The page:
This summer, I marked four years since I took the very difficult decision to leave the English state system and take up my current post abroad.
As I left my headship at the brilliant Wyedean School, I remember a lot of the comments, some supportive, but most exclaiming astonishment at the move, and a few even prophesying “career self-destruct”.
During four years in Moldova I have felt re-energised and re-engaged with my core purpose of being in education. Indeed, many UK-based colleagues are making different comments now. Nearly all recognise and understand why I didn’t stay in the UK.
“The factors that drove my decision to leave the UK only seem to have got worse.”
Back home in Bristol this summer, I have reflected on the reasons why I didn’t stay in England and “tough it out” as a head there. The factors that drove my decision to leave the UK only seem to have got worse. The recent RAAC concrete crisis, emerging in the first week back, seems a perfect metaphor for what point we’ve reached.
But I have no sense of schadenfreude. It is more a sense of futility and sadness that the once world class English education system is now at risk of being broken irreparably: Teachers want to leave, potential leaders do not want to take on the stresses of school leadership and newcomers do not want to join the profession.
And a general election is unlikely to change much. The two main political parties are fairly in tandem in their approaches to most key aspects of education and teacher recruitment and retention.
Labour’s July education announcement echoed the need for wider social mobility and offered some new trinkets such as a focus on “oracy lessons”. But using the removal of VAT exemptions for private schools to fund the £2,400 retention bonus after two years service won’t solve the core issues.
“The view from abroad is one of shock.”
Two irrefutable and respected sources of data to back this assessment can be found in the DfE’s own annual workforce survey and the Gatsby funded Teacher Tapp/SchoolDash report on recruitment and retention.
The view from abroad – just looking at the headlines of key structural concerns such as 60 per cent of teachers wanting to leave in five years – is one of shock. That’s 9 per cent of the workforce. A total of 40,000 teachers left in 2022 with only 4000 retiring.
Teachers want to be able to teach in their classrooms but this is sometimes the very last thing they can actually do. I am with former Kellett School head Mark Steed as an advocate of UK teachers having an international experience as part of their CPD, but is unlikely to be taken up by schools.
“School leaders don’t want to deal with a highly politicised, high stakes accountability inspection system.”
Key subjects cannot find the new teacher trainees and those that do train soon leave. We are watching the decimation of the teaching workforce in England over the rest of the 2020s. It is incomprehensible and a national act of folly.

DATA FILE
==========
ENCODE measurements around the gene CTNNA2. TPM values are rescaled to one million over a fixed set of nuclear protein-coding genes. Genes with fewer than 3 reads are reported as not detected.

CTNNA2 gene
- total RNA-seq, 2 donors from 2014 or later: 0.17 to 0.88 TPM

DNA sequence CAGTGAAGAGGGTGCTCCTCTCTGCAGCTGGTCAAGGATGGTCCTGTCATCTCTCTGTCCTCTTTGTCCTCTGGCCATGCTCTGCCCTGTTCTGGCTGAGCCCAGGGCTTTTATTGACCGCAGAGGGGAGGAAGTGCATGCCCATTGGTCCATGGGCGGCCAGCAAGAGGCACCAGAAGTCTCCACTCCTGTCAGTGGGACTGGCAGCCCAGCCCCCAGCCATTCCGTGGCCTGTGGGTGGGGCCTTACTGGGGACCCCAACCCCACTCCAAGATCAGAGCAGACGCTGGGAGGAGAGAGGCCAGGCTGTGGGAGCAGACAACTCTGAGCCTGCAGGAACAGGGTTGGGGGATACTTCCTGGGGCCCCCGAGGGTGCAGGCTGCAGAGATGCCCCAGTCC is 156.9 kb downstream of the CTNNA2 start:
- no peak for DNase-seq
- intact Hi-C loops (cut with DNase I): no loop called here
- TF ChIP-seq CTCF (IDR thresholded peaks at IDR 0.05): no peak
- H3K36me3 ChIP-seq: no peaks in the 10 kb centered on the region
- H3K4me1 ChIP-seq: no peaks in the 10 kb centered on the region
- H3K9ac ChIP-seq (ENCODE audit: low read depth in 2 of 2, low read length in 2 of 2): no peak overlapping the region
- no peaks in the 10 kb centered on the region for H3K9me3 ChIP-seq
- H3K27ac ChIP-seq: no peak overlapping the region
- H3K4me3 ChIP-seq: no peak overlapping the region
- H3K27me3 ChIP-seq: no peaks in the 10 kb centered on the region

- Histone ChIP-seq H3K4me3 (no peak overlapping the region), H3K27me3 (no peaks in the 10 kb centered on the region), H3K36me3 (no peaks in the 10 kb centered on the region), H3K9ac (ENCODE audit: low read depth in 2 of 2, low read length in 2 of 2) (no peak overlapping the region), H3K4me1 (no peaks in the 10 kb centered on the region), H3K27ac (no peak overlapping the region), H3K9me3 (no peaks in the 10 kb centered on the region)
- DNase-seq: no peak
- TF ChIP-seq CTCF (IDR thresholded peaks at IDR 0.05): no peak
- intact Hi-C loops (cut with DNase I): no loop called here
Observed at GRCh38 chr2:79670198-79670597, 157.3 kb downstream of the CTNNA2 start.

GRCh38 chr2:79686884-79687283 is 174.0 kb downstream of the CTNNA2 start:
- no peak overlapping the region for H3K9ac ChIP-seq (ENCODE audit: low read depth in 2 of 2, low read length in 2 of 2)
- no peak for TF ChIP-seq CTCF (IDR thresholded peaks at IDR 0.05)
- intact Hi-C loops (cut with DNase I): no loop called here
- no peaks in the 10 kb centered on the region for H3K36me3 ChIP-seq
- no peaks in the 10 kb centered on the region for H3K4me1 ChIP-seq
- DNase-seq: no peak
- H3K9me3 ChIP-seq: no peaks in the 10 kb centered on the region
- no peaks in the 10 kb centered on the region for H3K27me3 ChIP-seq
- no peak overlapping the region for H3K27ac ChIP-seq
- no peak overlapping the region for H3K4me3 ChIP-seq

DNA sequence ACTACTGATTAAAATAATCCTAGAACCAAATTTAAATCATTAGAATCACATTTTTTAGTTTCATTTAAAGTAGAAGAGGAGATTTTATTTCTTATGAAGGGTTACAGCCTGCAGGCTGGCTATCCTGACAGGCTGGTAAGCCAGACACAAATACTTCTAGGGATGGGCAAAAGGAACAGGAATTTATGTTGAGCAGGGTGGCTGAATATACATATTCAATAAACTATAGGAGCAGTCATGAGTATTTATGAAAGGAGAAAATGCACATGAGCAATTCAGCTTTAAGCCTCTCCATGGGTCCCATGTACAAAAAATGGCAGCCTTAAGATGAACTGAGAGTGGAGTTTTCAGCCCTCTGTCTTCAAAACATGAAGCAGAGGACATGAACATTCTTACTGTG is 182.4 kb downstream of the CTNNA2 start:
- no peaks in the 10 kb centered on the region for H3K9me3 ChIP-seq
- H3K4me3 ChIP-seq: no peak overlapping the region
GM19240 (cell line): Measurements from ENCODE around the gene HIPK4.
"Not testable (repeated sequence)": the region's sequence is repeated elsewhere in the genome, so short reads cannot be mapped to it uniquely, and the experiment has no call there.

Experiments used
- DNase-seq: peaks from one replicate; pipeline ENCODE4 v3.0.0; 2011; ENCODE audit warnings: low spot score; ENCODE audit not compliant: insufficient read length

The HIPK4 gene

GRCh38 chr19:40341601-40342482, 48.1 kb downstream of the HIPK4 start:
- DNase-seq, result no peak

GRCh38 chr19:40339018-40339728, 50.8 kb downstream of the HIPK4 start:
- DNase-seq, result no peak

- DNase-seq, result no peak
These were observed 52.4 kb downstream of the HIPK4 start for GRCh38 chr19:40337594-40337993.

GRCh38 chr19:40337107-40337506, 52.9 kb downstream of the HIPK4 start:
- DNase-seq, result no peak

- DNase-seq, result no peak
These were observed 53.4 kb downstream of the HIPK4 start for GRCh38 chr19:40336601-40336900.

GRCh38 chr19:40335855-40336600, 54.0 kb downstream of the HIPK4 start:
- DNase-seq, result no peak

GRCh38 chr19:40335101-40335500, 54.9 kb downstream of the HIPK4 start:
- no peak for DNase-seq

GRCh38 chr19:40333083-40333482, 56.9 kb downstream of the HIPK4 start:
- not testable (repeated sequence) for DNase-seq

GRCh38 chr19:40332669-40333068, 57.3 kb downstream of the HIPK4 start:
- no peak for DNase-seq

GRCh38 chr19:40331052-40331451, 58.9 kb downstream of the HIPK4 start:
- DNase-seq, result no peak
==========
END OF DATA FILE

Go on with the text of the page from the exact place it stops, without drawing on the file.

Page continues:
Headteacher vacancies stand at 13 per cent and the next generation of school leaders simply don’t want to take on the pressures of a role dealing with a highly politicised, high stakes accountability inspection system.
They don’t want to work in a system where the damage of a one-word judgement can be so detrimental to what those schools are working hard to achieve, often in difficult circumstances.
Neither main political party is willing to take on this outdated shibboleth. Yet, still, school leaders are also expected to pick up the broken social services role as well as leading a school and somehow make this work.
The view from international schools I work with regularly in networks such as COBIS, Global Schools Alliance, Varkey Foundation/GSL, is often utter amazement that those responsible for the English state system do not look outward at successful public/state systems of education in countries like Finland or Estonia.
There are places where education success is about a decent level of pay but also giving the profession the conditions, status and respect it deserves.
“When will meaningless nonsense such as ‘deep dives’ be banished?”
How will we ensure that education communities are supported fully as a key public sector and public good?
When will the UK look at schemes to support teachers in the middle part of their careers with sabbatical programmes? This exists in Australia, allowing teachers 1.5 months of long service leave every five years?
When will outdated industry management top-down accountability approaches be banished from education as well as meaningless nonsense such as “deep dives” and trust and allow leaders to lead?
The trashing of the UK education profession by politicians, the media and policymakers also looks unedifying from many countries where education is really seen as the panacea for children, their life chances and the future prosperity of society.
The August exam results, with marking and grades back to pre-pandemic levels, appear to be a further kick in the teeth for children of the Covid generation. Even the Government’s pay award – accepted by unions – might only be half-funded.
“The trashing of the UK education profession also looks unedifying in many countries.”
My brilliant 21-year-old niece, who has an impressive academic record, messaged me this summer to ask for my advice on applying to go into teaching after graduation.
I didn’t have to think twice and my advice was to go for it. We need exactly these kinds of young people coming into our profession in the UK.
Otherwise, who else are we going to pass the baton onto?
As I was inspired by my teachers to go into education, we need to continue to focus on what we can all do to improve the profession, involve our communities, engage with policy makers and look after and support one another in our schools.
We need a vibrant education sector in the UK not just for the UK but as a global example to follow.